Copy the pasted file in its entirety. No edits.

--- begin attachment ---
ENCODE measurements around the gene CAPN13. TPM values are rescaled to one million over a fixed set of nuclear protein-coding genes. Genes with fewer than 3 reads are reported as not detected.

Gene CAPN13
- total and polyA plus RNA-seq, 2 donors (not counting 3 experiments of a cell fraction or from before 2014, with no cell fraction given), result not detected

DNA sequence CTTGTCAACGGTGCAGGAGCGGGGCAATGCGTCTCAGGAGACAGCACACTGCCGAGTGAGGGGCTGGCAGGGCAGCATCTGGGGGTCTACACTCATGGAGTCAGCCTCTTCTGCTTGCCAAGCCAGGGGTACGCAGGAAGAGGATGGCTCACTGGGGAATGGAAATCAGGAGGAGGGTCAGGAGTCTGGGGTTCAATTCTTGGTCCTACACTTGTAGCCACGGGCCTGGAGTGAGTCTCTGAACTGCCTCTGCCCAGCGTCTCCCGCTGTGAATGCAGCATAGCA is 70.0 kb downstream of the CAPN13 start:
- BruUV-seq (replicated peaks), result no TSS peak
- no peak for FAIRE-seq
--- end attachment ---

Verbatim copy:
ENCODE measurements around the gene CAPN13. TPM values are rescaled to one million over a fixed set of nuclear protein-coding genes. Genes with fewer than 3 reads are reported as not detected.

Gene CAPN13
- total and polyA plus RNA-seq, 2 donors (not counting 3 experiments of a cell fraction or from before 2014, with no cell fraction given), result not detected

DNA sequence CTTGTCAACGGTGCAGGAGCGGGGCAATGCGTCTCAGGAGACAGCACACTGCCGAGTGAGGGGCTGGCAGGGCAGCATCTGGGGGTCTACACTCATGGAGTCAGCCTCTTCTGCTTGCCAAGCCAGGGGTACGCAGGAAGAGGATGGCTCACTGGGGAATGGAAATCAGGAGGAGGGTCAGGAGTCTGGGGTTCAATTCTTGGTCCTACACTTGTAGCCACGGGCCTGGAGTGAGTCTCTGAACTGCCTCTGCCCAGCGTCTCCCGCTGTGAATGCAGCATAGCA is 70.0 kb downstream of the CAPN13 start:
- BruUV-seq (replicated peaks), result no TSS peak
- no peak for FAIRE-seq